Rosie Spinks writes about how to create a meaningful life in a chaotic world. Formerly a lifestyle and business reporter. Find me: rojospinks.com @rojospinks.
Making something fractionally more difficult has a way of clarifying whether you need to do it.
Acouple of months ago, I decided I was going to stop putting my usual half a teaspoon of sugar into my cup of coffee in the morning. It was a small change, but part of a broader effort to cut down sugar in my diet.
I didn’t want to rid my entire pantry of sugar, lest I need it for some future baking adventure or to even out a sauce. So I simply took the small sugar bowl and lid that lived next to the coffee jar on my countertop, and dumped its contents into the bin.
For the first week, as I made that first cup of bleary-eyed coffee in the morning, I briefly thought about how it would taste just marginally better with that half a teaspoon of brown sugar lumped in. But then I thought: Ugh, to do that, I’d have to get the bag out of the pantry, unseal the bag, probably spill some sugar on the countertop in the process, and then clean it up. So never mind. In another week or two, I’d forgotten about the sugar altogether.
Therein lies the subtle magic of adding friction. If there is something you repeatedly do but would rather not — or something that you want to do more mindfully—don’t underestimate the power of intentionally making it just a fraction more annoying or difficult to do.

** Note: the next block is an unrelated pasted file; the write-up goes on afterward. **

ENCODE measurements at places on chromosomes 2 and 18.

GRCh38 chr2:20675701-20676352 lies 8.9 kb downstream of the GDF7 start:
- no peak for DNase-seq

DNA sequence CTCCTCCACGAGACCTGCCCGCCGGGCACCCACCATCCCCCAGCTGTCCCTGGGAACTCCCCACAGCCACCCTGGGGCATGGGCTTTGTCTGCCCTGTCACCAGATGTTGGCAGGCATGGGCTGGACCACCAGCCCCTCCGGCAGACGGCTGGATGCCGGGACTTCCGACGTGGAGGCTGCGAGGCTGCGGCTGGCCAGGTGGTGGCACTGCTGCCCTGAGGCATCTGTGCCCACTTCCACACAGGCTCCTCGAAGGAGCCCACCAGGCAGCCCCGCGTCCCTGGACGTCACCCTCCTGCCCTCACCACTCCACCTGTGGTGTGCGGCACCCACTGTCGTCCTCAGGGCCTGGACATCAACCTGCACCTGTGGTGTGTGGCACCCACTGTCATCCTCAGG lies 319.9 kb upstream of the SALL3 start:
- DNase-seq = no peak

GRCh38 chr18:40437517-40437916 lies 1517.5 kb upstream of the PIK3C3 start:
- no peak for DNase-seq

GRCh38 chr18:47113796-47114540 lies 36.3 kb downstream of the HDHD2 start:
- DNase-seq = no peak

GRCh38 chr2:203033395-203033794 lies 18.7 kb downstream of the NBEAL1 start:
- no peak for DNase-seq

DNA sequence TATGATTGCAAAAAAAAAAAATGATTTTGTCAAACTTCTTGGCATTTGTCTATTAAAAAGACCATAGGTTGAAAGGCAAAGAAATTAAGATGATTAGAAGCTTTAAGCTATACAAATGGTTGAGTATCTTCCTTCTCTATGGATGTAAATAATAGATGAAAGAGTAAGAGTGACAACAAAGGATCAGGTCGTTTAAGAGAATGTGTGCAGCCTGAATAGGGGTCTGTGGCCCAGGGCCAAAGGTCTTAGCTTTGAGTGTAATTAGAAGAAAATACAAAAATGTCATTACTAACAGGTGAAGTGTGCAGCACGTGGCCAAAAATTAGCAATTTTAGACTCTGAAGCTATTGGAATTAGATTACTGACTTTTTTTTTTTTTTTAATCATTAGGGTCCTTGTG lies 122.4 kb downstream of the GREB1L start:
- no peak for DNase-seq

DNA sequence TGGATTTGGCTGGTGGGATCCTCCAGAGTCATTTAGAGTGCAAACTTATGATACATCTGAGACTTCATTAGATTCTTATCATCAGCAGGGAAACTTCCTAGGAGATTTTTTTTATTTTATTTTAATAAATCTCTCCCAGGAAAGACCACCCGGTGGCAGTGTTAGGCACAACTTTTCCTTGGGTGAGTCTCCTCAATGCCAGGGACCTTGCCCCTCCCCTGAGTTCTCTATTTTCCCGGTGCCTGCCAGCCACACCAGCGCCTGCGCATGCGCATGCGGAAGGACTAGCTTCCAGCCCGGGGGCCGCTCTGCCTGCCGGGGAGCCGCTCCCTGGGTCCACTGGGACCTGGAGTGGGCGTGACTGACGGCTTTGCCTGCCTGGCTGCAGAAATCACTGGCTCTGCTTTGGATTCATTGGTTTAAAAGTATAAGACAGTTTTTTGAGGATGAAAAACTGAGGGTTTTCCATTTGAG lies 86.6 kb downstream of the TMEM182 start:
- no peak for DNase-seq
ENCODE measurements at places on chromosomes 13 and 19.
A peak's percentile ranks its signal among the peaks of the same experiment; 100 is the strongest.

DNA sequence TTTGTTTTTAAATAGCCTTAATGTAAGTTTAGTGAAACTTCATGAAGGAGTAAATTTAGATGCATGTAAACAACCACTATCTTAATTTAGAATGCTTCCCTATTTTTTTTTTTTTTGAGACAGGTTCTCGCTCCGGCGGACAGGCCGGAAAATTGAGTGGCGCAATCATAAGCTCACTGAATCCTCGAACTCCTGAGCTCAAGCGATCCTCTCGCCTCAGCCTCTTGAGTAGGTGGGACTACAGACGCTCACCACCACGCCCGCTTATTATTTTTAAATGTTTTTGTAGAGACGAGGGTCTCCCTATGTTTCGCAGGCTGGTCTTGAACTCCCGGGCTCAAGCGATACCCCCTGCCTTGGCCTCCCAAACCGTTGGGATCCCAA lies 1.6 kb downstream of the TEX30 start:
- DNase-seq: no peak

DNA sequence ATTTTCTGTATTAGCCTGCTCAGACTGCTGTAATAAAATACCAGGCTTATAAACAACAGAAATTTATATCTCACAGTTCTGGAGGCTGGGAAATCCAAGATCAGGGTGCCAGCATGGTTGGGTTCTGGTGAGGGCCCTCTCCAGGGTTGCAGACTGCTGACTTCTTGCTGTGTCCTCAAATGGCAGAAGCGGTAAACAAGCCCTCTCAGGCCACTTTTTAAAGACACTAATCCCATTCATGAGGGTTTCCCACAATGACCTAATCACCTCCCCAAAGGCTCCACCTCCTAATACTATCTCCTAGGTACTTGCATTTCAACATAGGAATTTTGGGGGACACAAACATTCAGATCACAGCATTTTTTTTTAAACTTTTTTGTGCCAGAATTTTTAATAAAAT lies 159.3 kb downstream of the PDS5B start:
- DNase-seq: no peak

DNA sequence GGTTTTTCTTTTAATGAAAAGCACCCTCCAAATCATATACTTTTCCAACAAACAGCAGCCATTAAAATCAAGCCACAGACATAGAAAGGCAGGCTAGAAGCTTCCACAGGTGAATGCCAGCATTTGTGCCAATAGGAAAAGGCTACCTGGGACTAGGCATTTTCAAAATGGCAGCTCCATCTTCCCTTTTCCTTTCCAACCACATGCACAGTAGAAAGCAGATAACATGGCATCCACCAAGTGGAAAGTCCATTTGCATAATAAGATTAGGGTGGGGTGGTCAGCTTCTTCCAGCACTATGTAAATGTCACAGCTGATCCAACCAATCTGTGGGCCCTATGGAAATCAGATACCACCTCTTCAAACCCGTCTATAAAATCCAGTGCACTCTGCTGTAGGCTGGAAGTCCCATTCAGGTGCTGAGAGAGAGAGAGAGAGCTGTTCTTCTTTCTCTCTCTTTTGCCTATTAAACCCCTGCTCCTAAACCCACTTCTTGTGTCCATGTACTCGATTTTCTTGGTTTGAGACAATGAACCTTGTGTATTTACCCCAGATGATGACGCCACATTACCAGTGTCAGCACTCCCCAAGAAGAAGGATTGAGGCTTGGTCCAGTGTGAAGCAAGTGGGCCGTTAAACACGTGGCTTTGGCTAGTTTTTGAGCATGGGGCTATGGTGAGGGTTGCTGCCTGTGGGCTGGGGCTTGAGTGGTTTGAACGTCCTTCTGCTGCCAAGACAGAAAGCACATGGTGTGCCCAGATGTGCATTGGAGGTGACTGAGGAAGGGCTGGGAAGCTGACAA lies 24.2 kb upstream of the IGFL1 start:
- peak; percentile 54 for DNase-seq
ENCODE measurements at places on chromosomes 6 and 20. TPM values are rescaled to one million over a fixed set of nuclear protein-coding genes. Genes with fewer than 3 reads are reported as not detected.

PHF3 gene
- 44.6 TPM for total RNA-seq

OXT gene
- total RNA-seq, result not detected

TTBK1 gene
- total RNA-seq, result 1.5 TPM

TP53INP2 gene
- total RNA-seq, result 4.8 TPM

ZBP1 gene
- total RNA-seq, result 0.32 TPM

Here are some other examples: I have a note on my phone where I track all my day-to-day spending on things like food, groceries, coffee, and treats. Yes, it’s annoying to have to remember that I bought a few things on my walk home every time I do it. But that is exactly the point. It means that every time I spend money, it has to be worth the (very mild) pain threshold of adding it to the budget note. As a result, it makes it much more feasible I actually stay within my budget.
I also often log out of my social media accounts rather than leaving myself permanently logged in. While entering my credentials and doing two-factor authentication really only takes 30–45 seconds to complete at most, that added layer of extra effort often makes me stop and ask myself: Do I really want to be on Twitter right now, or am I just filling up time. Almost always, it’s the latter.
Of course, it’s simplistic to call a habit uniformly “bad” or “good.” Individual context, needs, and preferences all matter. For example, when I fancy eating a treat, or snack-food, or bar of chocolate, I do not consider that inherently bad. But I know if I had all my favorite treats, snack-foods, and chocolate in my houses 24/7, it would quickly become so. Adding friction — a quick walk to the shop when chocolate is in order—means I make the choice an intentional, and more enjoyable, one.
The opposite of this logic is also true: If you want to work out in the morning, lay out your shoes or mat. If you want to make sure you make dinner rather than ordering in, prep your ingredients ahead of time. But I’m always amazed out how little added friction it takes to make me question my autopilot and make a better choice.